“When are you going to get a real job?”
“When I was your age I already had a job and a family!”
“Your generation is so picky/entitled/lazy/soft/selfish (choose your favorite derogatory adjective).”
The Struggle Is Real
The struggle is real, not simply because you likely can offer very specific stories of what we’ve described above, but because your lives are caught in a world that’s thin on support.
While jobs may be available, most are part-time.
College tuition for public universities has increased 200% since your parents considered college.
College debt has skyrocketed … and is smothering you.
First jobs out of college are often unpaid internships.
On average you are working far more hours than a traditional full-time job.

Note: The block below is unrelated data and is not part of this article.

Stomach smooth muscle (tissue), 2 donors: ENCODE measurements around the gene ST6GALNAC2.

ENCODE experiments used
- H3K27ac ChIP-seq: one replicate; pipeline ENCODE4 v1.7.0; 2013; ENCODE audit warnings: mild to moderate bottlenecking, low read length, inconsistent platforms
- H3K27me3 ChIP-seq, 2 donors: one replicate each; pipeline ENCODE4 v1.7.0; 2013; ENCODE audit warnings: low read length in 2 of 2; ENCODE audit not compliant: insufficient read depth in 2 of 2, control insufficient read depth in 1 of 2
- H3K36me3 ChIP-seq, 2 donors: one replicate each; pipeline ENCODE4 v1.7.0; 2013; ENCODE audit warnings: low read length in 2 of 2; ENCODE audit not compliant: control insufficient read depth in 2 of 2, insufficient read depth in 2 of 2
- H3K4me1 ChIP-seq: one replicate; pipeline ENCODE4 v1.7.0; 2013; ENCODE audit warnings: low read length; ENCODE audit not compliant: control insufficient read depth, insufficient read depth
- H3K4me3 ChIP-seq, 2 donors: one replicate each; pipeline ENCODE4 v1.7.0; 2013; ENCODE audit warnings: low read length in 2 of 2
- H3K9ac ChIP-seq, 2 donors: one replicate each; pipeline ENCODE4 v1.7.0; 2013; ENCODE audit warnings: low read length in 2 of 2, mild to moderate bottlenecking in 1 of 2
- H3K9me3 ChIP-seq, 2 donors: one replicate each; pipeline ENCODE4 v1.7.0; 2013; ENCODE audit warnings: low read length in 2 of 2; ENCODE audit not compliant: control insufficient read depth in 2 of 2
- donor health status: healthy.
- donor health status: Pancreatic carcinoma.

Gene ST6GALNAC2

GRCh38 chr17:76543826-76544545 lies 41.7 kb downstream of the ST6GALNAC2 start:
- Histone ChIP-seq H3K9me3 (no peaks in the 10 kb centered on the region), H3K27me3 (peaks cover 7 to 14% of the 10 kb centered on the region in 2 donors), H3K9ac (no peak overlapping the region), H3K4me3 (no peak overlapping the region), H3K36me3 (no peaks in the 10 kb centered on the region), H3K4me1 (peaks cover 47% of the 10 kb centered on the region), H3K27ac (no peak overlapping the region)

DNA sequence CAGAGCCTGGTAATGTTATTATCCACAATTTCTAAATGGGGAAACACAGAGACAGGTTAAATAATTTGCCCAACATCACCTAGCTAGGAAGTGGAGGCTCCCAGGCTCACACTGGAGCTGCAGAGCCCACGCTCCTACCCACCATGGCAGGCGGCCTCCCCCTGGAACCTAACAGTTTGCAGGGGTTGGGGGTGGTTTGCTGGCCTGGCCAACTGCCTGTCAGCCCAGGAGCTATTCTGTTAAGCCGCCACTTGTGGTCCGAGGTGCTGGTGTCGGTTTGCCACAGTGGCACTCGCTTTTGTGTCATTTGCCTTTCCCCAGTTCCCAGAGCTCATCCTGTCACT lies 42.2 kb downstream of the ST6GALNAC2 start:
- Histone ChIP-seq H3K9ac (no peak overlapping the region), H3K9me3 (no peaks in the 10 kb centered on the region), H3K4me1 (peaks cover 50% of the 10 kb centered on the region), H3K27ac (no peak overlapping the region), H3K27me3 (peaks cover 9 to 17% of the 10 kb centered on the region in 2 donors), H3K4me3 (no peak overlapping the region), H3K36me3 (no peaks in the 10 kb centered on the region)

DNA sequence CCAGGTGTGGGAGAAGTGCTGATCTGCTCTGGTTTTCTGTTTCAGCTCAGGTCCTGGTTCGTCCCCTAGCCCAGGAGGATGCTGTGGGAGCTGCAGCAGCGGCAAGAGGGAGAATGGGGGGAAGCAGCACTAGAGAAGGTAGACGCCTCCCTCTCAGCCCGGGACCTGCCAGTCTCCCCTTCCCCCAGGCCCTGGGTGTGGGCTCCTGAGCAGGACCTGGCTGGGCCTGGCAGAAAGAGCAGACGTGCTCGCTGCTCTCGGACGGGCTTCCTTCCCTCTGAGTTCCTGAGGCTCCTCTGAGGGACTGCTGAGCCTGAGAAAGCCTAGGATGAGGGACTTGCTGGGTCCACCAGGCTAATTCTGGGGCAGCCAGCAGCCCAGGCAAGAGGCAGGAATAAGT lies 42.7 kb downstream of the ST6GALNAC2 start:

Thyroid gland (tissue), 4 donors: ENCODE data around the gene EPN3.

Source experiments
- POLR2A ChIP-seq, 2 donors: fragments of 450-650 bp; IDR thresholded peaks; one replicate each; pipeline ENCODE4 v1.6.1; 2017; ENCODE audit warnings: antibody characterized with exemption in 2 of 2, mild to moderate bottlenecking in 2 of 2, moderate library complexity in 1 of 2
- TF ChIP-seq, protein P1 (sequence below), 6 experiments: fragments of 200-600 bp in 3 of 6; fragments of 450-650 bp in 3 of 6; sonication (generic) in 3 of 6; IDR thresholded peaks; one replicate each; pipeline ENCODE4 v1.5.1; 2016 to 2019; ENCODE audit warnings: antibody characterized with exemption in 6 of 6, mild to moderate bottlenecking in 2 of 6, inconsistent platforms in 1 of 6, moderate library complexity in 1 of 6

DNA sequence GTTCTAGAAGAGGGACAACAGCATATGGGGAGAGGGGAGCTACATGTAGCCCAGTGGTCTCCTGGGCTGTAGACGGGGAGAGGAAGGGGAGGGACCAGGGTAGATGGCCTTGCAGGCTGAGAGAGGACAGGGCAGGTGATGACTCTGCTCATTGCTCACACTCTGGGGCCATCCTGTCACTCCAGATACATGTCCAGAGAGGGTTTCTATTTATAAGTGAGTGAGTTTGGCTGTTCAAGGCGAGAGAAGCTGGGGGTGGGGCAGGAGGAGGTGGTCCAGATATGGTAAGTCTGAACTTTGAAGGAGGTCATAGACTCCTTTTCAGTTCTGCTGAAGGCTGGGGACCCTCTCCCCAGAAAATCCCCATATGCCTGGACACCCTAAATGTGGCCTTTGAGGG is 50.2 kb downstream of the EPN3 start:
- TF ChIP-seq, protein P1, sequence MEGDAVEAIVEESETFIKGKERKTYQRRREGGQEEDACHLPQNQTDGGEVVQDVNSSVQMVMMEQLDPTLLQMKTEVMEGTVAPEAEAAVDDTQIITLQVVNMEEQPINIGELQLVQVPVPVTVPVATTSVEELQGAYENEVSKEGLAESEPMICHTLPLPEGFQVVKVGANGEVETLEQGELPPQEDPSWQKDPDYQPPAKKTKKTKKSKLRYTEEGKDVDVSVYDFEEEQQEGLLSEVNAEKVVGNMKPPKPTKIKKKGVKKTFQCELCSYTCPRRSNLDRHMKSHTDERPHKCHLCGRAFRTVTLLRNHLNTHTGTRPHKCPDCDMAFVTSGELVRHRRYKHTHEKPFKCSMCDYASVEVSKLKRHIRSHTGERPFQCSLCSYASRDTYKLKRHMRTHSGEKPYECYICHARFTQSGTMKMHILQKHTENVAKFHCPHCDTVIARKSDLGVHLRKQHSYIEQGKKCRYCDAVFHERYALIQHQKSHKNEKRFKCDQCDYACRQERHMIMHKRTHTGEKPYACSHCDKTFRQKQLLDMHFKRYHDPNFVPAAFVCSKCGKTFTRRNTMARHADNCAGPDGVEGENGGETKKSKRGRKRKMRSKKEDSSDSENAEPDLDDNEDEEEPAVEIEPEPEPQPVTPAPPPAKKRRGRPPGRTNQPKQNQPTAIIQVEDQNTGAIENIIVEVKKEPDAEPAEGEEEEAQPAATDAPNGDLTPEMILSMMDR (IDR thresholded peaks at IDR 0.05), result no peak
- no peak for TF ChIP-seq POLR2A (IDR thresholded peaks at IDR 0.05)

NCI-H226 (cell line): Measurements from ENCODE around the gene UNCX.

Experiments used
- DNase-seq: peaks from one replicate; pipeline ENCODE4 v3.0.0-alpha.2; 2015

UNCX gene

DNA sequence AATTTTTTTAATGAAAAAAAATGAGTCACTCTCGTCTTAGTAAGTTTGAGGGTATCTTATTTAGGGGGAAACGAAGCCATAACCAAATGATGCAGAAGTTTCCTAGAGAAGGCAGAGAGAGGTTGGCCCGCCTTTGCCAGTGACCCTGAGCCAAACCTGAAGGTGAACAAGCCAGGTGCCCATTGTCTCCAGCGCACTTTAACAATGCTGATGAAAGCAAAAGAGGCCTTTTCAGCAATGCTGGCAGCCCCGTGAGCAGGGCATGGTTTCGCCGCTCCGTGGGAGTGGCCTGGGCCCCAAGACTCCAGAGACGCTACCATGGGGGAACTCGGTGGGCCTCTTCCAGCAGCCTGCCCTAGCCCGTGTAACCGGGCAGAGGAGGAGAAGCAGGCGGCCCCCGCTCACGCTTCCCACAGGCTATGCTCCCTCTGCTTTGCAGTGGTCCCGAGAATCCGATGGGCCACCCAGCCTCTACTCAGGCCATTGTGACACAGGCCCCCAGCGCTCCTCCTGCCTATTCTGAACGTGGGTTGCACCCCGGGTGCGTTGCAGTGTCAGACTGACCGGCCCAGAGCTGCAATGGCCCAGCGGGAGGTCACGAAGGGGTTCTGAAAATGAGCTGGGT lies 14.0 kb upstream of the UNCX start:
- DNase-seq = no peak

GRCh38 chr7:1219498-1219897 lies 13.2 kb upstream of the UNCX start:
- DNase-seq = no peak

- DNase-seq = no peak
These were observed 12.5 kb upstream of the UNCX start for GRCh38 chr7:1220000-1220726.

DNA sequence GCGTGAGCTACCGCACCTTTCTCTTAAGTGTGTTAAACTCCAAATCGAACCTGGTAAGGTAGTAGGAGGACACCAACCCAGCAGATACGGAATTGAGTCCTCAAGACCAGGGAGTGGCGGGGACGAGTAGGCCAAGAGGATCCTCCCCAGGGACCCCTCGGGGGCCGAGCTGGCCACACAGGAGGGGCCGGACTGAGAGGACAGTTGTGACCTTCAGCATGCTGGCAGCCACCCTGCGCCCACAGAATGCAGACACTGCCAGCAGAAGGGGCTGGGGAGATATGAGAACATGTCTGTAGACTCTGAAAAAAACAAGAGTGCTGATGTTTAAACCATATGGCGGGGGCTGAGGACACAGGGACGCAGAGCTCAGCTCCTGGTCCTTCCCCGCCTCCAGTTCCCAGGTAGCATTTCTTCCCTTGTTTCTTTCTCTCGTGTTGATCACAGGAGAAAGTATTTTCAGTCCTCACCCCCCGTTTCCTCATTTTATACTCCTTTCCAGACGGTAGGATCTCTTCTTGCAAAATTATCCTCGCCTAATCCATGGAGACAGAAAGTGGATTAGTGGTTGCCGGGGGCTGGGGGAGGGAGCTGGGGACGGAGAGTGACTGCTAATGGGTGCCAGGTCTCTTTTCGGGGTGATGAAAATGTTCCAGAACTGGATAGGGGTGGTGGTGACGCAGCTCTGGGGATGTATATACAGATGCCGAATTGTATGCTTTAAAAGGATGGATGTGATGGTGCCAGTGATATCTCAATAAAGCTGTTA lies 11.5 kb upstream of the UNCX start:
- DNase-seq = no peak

Women still make less than men.
Young people feel on-call 24/7. If they want to get paid, that is.
The bottom line of all this is that you and others in your generation feel like you are working harder on adulting while receiving less for your efforts.
So Where’s the Good News?
We are inspired by the emerging adults we know who value their spirituality. These young adults are not measuring their own—or others’—spirituality through church attendance but are looking for a compelling relationship with God around which they can orient themselves.
Some churches point fingers at young people for not showing up to their programming. But we’ve found that most churches really want to journey with emerging adults and help them experience the best life Jesus offers.
So if young people want support and churches want to offer it, where’s the disconnect?
Perhaps it’s in our diverging assumptions about work-life balance. Adults over 30 and churches both often assume that it’s possible, but emerging adults are fairly certain they’ve never even experienced these categories.
So what’s the good news that Gospel-oriented churches and adults over 30 might offer those trying to navigate their third decade in life?
Probably not a sermon on work-life balance.